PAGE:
“Number three. Your father spends most of his time on a ship . He probably wouldn’t be at home.”
Marcus slammed the fridge door. Something inside tumbled over. “ But he has to go ashore sometimes. Maybe we could meet just him in some port. That wouldn’t upset the family. They need never know.”
“Marcus we made an agreement. Anyway how far do you think you and Gran would get on twelve hundred dollars? My ticket to Miami this week alone will be over four hundred dollars.”
“If Gran wins the EuroFortune we could go right away. What do you say, Gran?”
Gran was wiping up spilled milk inside the fridge. She didn’t look up. “Dinnae involve me. It’s yer mum’s decision.”
Marcus’s mum heaved a huge sigh. “O.K. If gran wins the EuroFortune she can take you to America.”
“Any prize at all, or the rollover?”
“Oh, it’s got to be the rollover.”
“O.K. I promise. But it’s never going to happen.” She stood up. “Now I’m going to get changed for work, so you can just get out of that mood and apologise to Gran for messing up the fridge. ”
Well it wasn’t much, but as Gran had said earlier, ”Someone has to win.”
Absolutely typical! First day of the school holidays and it was pouring. The Firth was gray and the Fife coast was barely visible. On the pavement below people hurrying to work were dodging the spray splashed up by the buses pulling into bus stop.
Gran was cheerful enough though. She was singing along to the radio.
He put on his joggers and his Hibernian top and went into the kitchen.
“Dinnae look so miserable, Marcus,” said Gran. “We jist had the forecast. Clearing by mid morning followed by sunny periods.”
Marcus poured cereal into a bowl. “Are ye going to the Heart and Lung this morning?”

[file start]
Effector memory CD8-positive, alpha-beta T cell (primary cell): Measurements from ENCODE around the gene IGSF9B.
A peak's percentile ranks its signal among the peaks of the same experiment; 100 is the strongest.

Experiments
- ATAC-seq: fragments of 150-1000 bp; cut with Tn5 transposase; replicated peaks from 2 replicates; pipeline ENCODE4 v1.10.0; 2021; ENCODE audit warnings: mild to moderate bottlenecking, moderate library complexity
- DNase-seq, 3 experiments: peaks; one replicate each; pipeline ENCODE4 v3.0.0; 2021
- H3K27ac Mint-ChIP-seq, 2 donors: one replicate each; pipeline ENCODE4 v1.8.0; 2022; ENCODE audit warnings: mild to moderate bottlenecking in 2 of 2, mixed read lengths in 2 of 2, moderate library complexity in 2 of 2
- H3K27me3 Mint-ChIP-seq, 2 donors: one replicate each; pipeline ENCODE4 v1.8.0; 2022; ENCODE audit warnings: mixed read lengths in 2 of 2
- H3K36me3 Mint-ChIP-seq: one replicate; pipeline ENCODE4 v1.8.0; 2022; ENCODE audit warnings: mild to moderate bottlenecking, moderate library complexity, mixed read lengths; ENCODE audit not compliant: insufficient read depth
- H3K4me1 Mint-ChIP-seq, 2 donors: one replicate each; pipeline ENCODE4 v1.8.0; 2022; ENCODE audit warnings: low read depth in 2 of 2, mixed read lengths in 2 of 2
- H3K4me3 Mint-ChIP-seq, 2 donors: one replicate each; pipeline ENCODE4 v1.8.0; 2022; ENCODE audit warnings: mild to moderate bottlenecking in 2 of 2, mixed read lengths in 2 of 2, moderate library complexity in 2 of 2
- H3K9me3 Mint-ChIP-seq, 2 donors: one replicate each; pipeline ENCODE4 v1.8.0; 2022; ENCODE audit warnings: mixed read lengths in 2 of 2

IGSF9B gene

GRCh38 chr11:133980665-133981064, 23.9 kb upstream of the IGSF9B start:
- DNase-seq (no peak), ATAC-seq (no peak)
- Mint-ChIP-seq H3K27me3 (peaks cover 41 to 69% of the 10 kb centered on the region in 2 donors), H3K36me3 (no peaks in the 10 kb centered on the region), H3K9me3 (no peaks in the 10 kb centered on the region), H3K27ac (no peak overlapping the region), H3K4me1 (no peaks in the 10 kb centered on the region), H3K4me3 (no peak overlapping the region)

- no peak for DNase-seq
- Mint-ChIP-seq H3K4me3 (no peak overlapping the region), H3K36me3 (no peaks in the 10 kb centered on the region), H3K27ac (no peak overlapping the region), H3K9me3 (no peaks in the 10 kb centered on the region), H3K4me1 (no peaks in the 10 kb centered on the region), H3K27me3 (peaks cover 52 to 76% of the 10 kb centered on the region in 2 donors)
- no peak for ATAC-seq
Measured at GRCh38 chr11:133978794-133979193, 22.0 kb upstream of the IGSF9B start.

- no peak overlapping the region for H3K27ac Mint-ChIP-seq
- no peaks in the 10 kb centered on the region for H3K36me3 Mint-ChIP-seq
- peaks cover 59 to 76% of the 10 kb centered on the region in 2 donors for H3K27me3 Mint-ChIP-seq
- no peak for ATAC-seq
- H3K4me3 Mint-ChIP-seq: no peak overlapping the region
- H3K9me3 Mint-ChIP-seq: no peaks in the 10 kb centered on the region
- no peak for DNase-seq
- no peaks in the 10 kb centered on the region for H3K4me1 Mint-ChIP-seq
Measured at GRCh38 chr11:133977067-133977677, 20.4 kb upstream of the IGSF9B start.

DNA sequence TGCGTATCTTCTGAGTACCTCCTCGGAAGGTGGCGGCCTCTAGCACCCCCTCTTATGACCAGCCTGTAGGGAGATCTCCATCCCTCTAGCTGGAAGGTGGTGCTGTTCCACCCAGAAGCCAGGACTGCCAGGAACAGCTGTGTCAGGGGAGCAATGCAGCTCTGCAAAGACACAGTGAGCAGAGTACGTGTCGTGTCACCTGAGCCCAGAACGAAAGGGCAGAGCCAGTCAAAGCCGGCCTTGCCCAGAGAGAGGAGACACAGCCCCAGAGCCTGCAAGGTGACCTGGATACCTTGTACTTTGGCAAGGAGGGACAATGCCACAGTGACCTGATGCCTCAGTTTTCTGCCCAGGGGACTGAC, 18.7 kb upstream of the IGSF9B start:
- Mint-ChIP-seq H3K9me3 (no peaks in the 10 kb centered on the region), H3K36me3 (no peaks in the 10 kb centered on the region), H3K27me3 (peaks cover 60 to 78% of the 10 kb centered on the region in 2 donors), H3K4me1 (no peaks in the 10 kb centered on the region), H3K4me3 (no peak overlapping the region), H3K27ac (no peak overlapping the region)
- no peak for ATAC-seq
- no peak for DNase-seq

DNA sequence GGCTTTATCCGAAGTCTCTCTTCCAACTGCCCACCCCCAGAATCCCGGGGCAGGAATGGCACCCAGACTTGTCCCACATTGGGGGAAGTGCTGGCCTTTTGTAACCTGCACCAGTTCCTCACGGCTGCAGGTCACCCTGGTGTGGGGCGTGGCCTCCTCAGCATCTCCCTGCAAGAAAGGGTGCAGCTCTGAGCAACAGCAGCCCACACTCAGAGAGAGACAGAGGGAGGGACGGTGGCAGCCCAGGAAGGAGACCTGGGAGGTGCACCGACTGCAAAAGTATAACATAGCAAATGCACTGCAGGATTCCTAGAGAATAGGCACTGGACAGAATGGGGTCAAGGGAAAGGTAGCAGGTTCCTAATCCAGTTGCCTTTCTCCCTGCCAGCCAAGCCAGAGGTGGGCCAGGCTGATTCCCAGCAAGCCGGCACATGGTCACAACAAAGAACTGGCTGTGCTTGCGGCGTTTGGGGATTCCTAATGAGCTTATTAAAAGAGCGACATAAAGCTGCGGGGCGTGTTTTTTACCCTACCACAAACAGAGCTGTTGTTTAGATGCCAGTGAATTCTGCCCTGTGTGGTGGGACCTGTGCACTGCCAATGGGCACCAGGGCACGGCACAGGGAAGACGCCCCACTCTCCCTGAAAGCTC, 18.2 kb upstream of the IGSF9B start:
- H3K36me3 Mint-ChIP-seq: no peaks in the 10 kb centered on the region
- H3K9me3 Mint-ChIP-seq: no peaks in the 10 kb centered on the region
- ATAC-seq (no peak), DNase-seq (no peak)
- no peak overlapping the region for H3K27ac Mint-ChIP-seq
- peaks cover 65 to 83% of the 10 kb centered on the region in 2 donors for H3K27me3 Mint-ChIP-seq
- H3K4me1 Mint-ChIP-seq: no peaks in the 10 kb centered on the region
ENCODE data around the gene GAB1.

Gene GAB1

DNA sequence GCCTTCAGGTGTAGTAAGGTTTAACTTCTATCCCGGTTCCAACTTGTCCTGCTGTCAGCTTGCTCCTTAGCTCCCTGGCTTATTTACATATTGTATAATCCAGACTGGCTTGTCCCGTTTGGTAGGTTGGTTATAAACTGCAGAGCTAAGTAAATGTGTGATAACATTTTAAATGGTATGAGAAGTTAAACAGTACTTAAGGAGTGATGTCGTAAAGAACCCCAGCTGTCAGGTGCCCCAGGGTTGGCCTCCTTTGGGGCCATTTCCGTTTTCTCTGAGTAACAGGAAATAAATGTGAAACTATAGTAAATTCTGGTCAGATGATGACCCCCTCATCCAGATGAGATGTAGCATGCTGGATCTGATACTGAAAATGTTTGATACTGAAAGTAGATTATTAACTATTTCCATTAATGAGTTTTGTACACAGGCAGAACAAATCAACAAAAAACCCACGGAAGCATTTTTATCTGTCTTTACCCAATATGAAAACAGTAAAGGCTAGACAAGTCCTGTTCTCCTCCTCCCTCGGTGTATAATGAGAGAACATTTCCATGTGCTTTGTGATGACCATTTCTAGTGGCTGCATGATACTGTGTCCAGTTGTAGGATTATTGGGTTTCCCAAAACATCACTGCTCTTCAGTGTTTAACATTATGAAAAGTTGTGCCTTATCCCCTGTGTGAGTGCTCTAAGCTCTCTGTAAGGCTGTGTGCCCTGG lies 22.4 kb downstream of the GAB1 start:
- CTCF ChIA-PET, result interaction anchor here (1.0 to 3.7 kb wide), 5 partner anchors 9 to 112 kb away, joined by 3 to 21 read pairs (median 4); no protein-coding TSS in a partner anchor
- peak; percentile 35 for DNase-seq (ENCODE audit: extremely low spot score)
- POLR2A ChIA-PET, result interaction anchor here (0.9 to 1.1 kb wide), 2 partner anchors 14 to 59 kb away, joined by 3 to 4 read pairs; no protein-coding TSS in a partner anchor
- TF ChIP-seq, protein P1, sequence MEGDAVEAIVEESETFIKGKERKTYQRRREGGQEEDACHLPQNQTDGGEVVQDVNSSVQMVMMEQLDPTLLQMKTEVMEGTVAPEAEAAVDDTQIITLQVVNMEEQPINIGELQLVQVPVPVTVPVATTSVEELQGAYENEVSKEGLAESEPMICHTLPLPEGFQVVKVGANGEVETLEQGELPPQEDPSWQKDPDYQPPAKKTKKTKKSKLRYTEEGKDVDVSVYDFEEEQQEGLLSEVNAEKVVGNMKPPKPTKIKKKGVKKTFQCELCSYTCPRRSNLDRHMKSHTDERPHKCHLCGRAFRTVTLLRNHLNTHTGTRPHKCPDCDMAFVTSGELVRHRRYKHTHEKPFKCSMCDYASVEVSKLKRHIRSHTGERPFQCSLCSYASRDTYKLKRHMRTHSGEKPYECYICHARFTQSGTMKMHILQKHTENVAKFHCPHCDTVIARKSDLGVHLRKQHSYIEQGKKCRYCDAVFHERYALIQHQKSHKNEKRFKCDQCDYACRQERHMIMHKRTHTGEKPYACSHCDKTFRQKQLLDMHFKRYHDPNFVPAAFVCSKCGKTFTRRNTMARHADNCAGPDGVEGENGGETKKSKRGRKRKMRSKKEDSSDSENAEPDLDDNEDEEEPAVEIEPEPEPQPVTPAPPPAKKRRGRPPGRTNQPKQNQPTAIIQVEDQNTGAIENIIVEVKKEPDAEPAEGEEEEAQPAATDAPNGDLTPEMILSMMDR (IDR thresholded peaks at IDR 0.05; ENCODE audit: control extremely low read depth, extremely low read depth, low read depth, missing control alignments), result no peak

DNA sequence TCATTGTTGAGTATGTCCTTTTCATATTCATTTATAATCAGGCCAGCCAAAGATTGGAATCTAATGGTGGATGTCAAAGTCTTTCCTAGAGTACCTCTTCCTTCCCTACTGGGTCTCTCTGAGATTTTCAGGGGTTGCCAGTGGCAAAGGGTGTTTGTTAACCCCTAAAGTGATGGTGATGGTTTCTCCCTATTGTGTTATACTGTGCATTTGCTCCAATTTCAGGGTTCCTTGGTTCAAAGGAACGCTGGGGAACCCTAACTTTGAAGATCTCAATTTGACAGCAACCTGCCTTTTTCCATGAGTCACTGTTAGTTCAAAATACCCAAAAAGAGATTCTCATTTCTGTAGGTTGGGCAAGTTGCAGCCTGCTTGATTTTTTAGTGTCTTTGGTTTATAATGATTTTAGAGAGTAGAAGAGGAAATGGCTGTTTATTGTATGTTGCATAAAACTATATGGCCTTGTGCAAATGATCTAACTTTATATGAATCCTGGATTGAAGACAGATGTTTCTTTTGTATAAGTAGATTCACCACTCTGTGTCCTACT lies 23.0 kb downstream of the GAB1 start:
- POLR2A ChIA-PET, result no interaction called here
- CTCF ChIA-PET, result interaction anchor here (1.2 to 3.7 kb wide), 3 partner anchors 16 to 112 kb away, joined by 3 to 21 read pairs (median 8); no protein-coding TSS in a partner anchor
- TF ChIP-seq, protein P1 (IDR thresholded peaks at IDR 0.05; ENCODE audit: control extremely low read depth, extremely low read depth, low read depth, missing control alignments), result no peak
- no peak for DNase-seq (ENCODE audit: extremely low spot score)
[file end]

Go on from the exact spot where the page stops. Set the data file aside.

“I’m there all day. We’ve got donations to sort through. Come and help us until it clears up and then ye can dae whit ye like.”
“Boxes of books. CDs and games. An’ a ton of clothes etc. Here, finish the orange juice.”
“O.K. I’ll come for a while. But I’m no sorting shoes.”
“Someone else will dae the shoes. Take your football kit and go to the park when the rain goes off.”
The rain was just a drizzle by nine o’ clock when they unlocked the Heart and Lung shop. Gran and her assistants were very strict about binning anything they thought was dirty, but somehow the Heart and Lung always had a fusty smell before they opened the windows in the back room. Old books, dry cleaned clothes, a hint of shoe leather all mixed together with something like white spirit or paraffin. The Heart and Lung had been an ironmongers before the superstore opened and stole its customers and Marcus occasionally found interesting nails and screws as he prowled around the back shop. He thought he might have a look some time to see if there was anything that could be used to complete his Super Accurate Height Measuring Device.
Maggie, the other volunteer, came in and shook rain off her umbrella. She shut the door and turned over the “Open Ten until Four, Except Weds’ sign and went into the back shop. Gran was already tipping the contents of refuse bags on to the old wallpaper table they used as a sorting bench. “Usual haul, Maggie. Some good stuff. A lot for textile recycling bags though. Marcus is goin’ to do the first sort through the books.”